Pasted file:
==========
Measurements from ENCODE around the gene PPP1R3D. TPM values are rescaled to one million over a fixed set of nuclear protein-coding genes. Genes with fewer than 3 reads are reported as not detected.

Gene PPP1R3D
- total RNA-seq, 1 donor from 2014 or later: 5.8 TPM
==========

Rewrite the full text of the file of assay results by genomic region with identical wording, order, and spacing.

Measurements from ENCODE around the gene PPP1R3D. TPM values are rescaled to one million over a fixed set of nuclear protein-coding genes. Genes with fewer than 3 reads are reported as not detected.

Gene PPP1R3D
- total RNA-seq, 1 donor from 2014 or later: 5.8 TPM